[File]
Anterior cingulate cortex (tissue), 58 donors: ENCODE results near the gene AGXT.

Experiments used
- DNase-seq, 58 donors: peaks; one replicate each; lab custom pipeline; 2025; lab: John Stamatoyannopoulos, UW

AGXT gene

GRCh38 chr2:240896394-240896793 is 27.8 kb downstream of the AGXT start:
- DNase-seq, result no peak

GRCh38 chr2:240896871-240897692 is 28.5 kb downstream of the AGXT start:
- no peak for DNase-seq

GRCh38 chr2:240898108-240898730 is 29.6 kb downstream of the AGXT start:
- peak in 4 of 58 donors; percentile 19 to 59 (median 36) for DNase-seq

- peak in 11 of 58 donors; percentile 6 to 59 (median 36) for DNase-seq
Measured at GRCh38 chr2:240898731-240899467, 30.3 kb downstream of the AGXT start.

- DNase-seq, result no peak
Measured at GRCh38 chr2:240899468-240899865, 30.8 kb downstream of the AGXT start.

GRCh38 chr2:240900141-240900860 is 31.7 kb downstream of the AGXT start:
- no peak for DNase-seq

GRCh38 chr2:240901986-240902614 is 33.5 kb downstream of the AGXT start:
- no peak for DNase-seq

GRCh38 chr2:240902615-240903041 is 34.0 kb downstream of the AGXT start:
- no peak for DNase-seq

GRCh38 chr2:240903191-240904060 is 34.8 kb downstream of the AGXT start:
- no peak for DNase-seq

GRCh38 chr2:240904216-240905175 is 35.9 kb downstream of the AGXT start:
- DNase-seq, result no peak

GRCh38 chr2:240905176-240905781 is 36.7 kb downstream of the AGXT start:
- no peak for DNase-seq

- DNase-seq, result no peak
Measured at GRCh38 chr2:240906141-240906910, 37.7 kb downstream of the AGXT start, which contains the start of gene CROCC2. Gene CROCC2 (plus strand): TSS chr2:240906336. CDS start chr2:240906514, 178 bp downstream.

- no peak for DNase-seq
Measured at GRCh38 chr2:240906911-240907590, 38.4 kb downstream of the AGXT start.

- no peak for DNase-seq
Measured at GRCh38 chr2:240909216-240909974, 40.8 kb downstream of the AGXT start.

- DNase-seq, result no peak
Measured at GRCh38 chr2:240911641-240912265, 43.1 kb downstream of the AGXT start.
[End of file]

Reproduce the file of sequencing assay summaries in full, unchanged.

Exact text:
Anterior cingulate cortex (tissue), 58 donors: ENCODE results near the gene AGXT.

Experiments used
- DNase-seq, 58 donors: peaks; one replicate each; lab custom pipeline; 2025; lab: John Stamatoyannopoulos, UW

AGXT gene

GRCh38 chr2:240896394-240896793 is 27.8 kb downstream of the AGXT start:
- DNase-seq, result no peak

GRCh38 chr2:240896871-240897692 is 28.5 kb downstream of the AGXT start:
- no peak for DNase-seq

GRCh38 chr2:240898108-240898730 is 29.6 kb downstream of the AGXT start:
- peak in 4 of 58 donors; percentile 19 to 59 (median 36) for DNase-seq

- peak in 11 of 58 donors; percentile 6 to 59 (median 36) for DNase-seq
Measured at GRCh38 chr2:240898731-240899467, 30.3 kb downstream of the AGXT start.

- DNase-seq, result no peak
Measured at GRCh38 chr2:240899468-240899865, 30.8 kb downstream of the AGXT start.

GRCh38 chr2:240900141-240900860 is 31.7 kb downstream of the AGXT start:
- no peak for DNase-seq

GRCh38 chr2:240901986-240902614 is 33.5 kb downstream of the AGXT start:
- no peak for DNase-seq

GRCh38 chr2:240902615-240903041 is 34.0 kb downstream of the AGXT start:
- no peak for DNase-seq

GRCh38 chr2:240903191-240904060 is 34.8 kb downstream of the AGXT start:
- no peak for DNase-seq

GRCh38 chr2:240904216-240905175 is 35.9 kb downstream of the AGXT start:
- DNase-seq, result no peak

GRCh38 chr2:240905176-240905781 is 36.7 kb downstream of the AGXT start:
- no peak for DNase-seq

- DNase-seq, result no peak
Measured at GRCh38 chr2:240906141-240906910, 37.7 kb downstream of the AGXT start, which contains the start of gene CROCC2. Gene CROCC2 (plus strand): TSS chr2:240906336. CDS start chr2:240906514, 178 bp downstream.

- no peak for DNase-seq
Measured at GRCh38 chr2:240906911-240907590, 38.4 kb downstream of the AGXT start.

- no peak for DNase-seq
Measured at GRCh38 chr2:240909216-240909974, 40.8 kb downstream of the AGXT start.

- DNase-seq, result no peak
Measured at GRCh38 chr2:240911641-240912265, 43.1 kb downstream of the AGXT start.